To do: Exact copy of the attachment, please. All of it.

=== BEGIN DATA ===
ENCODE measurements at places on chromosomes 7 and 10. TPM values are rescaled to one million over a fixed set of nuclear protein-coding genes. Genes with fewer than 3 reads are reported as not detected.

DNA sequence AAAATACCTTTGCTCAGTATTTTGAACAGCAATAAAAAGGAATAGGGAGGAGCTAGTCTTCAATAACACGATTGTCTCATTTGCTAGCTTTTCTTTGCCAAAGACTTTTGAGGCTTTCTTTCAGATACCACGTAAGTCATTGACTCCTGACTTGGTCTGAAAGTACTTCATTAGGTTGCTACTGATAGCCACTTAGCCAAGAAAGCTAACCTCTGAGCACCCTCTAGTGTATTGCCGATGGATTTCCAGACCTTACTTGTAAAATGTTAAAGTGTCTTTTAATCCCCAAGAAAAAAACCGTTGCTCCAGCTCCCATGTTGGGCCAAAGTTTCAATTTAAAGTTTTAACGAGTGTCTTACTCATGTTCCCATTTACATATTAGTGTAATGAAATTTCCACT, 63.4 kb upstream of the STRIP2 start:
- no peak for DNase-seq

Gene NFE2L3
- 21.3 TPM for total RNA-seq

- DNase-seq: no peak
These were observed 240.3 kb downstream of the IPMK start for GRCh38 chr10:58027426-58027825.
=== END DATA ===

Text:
ENCODE measurements at places on chromosomes 7 and 10. TPM values are rescaled to one million over a fixed set of nuclear protein-coding genes. Genes with fewer than 3 reads are reported as not detected.

DNA sequence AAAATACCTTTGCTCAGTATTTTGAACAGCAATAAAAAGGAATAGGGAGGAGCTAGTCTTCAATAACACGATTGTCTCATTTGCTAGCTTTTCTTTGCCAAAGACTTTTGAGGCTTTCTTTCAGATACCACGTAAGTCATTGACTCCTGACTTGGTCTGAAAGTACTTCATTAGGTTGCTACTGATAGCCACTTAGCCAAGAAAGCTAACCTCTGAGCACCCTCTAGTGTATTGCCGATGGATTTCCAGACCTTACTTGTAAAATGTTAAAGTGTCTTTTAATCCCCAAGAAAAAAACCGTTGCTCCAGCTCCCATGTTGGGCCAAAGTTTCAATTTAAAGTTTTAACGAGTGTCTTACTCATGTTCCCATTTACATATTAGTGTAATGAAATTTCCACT, 63.4 kb upstream of the STRIP2 start:
- no peak for DNase-seq

Gene NFE2L3
- 21.3 TPM for total RNA-seq

- DNase-seq: no peak
These were observed 240.3 kb downstream of the IPMK start for GRCh38 chr10:58027426-58027825.